Saturday, September 03, 2011


Sacco and Vanzetti Must Die!, Mark Binelli, Dalkey Archive Press, 2006, 353 pp

I read this for a new reading group I joined. It is a great group, willing to read challenging books. This one fits squarely in that category. I can't say that I enjoyed reading it. It felt like work. Mark Binelli seems to have defied every convention of novel writing. Only near the very end did I begin to figure out what he was doing with his characters.

The fictional Sacco and Vanzetti of the novel are vaudeville performers who do slapstick comedy (pie in the face, etc.), a genre of performance art I have never liked. They are tied in oh so loosely with the real Sacco and Vanzetti, Italian immigrants with anarchist connections who were given the death penalty in 1927 for murdering two men during a robbery. The conviction made headlines and is still disputed to this day.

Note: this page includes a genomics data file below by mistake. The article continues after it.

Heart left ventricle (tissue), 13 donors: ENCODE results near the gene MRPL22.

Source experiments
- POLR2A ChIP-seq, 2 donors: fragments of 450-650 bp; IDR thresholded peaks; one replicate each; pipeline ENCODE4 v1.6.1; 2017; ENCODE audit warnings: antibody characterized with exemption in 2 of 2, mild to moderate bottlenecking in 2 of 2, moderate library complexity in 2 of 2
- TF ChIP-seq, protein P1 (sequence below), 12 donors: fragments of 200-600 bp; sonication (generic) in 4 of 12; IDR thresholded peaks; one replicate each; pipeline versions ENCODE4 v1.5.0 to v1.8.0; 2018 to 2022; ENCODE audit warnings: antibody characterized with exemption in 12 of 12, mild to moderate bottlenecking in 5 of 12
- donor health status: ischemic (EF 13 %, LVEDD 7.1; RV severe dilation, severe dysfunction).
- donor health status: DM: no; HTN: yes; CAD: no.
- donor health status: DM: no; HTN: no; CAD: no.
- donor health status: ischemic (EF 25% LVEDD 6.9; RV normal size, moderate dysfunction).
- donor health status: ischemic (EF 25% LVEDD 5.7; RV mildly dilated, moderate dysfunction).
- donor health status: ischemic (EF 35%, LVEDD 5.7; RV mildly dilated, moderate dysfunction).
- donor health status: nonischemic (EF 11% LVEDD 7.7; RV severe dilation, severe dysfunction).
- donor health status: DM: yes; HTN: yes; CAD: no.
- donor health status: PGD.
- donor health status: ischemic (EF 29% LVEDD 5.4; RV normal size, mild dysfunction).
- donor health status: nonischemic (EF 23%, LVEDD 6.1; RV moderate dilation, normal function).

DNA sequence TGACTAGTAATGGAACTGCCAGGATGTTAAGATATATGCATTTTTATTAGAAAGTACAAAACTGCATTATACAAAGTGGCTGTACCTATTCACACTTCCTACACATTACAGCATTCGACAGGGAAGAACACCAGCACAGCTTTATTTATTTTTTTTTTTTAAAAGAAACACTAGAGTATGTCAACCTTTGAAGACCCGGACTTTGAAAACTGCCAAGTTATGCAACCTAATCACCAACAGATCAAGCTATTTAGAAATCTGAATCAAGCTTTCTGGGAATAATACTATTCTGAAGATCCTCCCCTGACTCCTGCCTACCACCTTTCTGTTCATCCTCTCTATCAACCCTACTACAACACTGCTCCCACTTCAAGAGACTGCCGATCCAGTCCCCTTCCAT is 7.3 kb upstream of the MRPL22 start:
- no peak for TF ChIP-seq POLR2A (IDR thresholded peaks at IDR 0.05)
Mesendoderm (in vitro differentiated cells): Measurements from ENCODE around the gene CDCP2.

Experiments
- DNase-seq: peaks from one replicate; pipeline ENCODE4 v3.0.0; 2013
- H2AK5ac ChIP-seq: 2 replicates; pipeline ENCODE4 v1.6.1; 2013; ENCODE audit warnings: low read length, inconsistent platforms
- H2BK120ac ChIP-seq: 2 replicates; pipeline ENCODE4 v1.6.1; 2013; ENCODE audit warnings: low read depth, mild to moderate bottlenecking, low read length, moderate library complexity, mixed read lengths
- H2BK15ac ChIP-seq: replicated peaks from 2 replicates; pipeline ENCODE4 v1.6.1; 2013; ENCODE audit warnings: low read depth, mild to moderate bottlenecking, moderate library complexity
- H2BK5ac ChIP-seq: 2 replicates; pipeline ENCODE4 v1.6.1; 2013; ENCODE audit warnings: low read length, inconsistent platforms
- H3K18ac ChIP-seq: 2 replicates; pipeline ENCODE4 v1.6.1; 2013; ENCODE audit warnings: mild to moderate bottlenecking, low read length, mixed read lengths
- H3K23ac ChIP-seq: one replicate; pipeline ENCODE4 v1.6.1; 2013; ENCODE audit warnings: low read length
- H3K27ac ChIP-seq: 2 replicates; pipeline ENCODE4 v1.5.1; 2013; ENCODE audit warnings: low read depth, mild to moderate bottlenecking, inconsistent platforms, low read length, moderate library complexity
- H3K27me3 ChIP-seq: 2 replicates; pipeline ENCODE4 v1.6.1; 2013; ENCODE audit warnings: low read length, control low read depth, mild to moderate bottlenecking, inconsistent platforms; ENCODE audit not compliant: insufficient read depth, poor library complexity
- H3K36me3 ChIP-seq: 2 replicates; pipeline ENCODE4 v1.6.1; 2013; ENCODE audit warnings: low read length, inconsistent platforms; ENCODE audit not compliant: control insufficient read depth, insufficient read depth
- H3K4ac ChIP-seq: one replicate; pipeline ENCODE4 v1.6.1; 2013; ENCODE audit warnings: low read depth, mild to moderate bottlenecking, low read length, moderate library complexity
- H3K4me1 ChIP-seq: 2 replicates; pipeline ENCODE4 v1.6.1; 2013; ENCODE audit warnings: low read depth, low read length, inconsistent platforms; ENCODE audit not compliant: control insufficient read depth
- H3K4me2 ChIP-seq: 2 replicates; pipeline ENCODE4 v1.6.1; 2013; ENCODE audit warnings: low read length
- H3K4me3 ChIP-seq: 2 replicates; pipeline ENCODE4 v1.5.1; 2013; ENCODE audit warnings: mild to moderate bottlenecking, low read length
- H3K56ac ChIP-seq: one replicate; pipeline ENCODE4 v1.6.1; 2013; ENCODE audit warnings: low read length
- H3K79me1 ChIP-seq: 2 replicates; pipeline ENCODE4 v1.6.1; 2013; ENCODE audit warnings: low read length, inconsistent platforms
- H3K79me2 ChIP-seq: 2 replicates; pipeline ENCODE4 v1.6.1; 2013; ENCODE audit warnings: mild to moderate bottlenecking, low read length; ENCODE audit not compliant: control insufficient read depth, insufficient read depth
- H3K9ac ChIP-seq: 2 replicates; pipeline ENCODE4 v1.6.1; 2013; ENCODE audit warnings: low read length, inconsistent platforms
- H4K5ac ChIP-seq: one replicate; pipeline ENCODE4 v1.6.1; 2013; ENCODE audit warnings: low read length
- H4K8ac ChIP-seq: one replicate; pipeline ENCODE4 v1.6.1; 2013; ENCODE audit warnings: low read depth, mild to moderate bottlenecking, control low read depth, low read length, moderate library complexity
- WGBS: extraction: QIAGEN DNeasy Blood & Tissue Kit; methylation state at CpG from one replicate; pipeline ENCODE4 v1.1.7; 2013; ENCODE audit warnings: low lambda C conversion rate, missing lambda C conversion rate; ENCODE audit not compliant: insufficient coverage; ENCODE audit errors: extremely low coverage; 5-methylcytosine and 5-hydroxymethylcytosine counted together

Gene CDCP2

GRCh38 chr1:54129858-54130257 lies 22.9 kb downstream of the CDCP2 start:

In a mash up of incidents that follow the careers of these comedians, supposed historical data, journal entries, and other extraneous bits, you get an overview of the actual case, some comedy and the personalities of these invented clowns.

I finished the book a few weeks ago and I attended the discussion which was wide-ranging and deep. Looking back now what remains with me is an education in how slapstick comedy works and in what entertainment was like in the early 20th century. I am also haunted by those guys, the fictional Sacco and his partner, Vanzetti, who made up a truly odd couple. Finally, I was stunned with admiration by how Binelli could describe a slapstick act in words alone and make me feel like I was watching it in real time.

I am not sorry I read it. I am a firm believer in reading outside my comfort zone because I always learn something. Also I am at heart an anarchist of sorts and revel in seeing a novelist break all the rules.

(Sacco and Vanzetti Must Die! is available in paperback by order from Once Upon A Time Bookstore.)

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